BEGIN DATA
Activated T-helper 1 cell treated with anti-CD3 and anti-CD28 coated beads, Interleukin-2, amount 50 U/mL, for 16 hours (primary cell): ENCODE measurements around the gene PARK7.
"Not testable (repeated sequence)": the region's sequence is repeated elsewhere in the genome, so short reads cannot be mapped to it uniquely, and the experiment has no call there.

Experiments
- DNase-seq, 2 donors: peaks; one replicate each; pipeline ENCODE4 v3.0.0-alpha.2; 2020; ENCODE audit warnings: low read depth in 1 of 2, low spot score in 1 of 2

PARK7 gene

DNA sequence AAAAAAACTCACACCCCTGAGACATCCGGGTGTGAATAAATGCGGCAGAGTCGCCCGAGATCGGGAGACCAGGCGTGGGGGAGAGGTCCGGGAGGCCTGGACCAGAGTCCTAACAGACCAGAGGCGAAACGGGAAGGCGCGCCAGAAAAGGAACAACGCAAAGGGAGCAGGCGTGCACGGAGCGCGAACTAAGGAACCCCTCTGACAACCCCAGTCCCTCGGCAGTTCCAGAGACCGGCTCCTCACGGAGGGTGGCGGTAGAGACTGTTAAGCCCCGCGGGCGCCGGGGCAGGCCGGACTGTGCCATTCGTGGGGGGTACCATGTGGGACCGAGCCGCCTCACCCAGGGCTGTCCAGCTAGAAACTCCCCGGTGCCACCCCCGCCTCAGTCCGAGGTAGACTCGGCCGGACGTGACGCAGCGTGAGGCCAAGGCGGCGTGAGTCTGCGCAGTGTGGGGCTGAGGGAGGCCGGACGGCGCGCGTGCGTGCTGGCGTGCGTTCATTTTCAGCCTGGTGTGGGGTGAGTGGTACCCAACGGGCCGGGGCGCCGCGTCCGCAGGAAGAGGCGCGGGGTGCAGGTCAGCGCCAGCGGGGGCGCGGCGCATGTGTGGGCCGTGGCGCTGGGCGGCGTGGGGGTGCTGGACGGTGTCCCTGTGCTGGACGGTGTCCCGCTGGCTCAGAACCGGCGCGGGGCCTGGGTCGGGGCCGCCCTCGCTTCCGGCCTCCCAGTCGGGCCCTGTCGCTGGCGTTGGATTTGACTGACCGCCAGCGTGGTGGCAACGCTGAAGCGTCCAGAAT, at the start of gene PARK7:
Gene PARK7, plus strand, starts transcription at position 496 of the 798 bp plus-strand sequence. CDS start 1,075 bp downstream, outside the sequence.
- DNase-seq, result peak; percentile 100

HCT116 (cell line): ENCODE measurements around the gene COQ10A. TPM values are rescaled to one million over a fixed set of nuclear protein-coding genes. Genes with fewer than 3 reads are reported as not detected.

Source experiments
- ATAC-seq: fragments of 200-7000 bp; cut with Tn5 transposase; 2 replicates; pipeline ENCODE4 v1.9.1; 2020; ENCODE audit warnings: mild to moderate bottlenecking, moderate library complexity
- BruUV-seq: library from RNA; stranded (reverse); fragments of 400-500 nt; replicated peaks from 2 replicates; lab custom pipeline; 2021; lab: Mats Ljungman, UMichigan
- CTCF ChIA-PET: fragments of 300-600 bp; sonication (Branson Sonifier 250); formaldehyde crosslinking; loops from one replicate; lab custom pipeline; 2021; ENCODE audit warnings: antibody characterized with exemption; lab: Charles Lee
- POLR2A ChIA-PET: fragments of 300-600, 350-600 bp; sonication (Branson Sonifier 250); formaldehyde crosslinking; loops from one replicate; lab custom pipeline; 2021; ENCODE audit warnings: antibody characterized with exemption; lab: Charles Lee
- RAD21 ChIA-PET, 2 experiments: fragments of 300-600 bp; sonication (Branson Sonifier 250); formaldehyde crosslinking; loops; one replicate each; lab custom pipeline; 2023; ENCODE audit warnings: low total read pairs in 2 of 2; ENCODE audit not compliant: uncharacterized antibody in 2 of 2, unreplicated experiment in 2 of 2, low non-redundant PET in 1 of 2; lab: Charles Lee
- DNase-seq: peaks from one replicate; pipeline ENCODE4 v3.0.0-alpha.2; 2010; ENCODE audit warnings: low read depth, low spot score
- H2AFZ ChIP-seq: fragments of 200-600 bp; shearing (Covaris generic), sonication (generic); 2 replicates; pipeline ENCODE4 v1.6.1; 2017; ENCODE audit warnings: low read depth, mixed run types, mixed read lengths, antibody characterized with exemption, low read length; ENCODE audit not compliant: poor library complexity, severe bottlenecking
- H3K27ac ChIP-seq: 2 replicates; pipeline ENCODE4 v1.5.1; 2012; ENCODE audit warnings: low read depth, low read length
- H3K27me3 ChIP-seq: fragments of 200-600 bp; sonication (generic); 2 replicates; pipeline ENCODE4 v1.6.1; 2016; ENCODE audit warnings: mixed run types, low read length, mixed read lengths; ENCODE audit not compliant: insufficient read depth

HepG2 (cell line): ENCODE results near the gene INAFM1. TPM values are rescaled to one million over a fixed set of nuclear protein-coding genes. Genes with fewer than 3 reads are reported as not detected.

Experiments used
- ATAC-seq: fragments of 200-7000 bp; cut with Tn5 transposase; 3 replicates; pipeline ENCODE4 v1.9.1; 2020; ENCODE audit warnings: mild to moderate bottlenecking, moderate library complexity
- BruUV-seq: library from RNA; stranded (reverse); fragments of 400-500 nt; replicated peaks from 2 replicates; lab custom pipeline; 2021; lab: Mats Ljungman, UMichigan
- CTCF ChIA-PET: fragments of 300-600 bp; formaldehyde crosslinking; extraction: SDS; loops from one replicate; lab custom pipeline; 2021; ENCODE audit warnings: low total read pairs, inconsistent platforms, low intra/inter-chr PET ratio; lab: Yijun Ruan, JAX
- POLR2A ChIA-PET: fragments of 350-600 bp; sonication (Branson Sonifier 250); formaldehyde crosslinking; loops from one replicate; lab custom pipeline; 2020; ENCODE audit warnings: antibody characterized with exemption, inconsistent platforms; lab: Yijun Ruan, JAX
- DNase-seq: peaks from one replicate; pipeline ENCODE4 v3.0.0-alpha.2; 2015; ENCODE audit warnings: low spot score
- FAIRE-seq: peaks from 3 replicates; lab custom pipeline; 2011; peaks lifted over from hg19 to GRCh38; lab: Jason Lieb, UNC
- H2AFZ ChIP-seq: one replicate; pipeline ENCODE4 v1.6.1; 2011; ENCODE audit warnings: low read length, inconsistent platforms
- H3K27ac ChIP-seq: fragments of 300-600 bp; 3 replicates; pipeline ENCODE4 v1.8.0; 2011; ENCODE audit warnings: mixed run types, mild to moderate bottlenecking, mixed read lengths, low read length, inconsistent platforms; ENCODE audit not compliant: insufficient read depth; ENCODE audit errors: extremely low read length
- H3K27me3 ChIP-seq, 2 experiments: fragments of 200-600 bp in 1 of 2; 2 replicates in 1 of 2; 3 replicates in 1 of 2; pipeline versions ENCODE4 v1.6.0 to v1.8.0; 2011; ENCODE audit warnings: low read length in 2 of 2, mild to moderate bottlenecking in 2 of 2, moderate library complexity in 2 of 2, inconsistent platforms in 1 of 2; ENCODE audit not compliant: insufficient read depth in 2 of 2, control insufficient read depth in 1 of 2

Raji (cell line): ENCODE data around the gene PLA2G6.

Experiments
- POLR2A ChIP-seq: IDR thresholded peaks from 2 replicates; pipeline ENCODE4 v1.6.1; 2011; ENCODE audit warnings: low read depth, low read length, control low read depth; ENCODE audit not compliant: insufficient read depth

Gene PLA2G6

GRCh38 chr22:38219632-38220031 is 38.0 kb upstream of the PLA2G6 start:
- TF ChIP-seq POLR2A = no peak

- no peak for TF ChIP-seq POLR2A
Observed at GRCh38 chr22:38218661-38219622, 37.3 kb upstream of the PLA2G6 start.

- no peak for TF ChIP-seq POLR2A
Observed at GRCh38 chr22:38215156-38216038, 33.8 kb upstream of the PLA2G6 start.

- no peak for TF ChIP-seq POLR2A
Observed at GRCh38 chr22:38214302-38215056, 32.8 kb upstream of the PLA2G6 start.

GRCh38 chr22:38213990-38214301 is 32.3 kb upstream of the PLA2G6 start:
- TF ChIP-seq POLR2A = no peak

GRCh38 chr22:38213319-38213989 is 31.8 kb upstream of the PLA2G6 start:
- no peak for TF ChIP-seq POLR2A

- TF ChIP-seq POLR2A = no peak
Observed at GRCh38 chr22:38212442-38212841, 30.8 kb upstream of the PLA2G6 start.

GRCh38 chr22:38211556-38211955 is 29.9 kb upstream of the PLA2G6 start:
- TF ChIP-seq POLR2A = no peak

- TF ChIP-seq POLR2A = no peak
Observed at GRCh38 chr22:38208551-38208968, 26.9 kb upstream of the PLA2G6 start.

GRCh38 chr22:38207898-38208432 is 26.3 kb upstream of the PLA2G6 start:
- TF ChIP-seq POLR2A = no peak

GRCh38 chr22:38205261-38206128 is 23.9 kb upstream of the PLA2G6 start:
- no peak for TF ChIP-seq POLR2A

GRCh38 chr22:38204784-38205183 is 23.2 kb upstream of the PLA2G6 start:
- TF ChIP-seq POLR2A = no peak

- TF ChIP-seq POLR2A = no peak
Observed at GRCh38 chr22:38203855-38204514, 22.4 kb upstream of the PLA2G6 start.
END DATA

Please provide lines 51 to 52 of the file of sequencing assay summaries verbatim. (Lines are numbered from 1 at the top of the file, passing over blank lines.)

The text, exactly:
- TF ChIP-seq POLR2A = no peak
Observed at GRCh38 chr22:38208551-38208968, 26.9 kb upstream of the PLA2G6 start.